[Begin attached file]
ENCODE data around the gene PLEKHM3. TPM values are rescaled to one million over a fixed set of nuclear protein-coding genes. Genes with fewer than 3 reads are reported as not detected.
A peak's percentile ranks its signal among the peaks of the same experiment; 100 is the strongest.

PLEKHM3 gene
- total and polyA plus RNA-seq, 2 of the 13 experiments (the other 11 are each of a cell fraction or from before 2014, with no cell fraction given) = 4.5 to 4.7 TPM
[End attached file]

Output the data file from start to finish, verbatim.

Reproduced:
ENCODE data around the gene PLEKHM3. TPM values are rescaled to one million over a fixed set of nuclear protein-coding genes. Genes with fewer than 3 reads are reported as not detected.
A peak's percentile ranks its signal among the peaks of the same experiment; 100 is the strongest.

PLEKHM3 gene
- total and polyA plus RNA-seq, 2 of the 13 experiments (the other 11 are each of a cell fraction or from before 2014, with no cell fraction given) = 4.5 to 4.7 TPM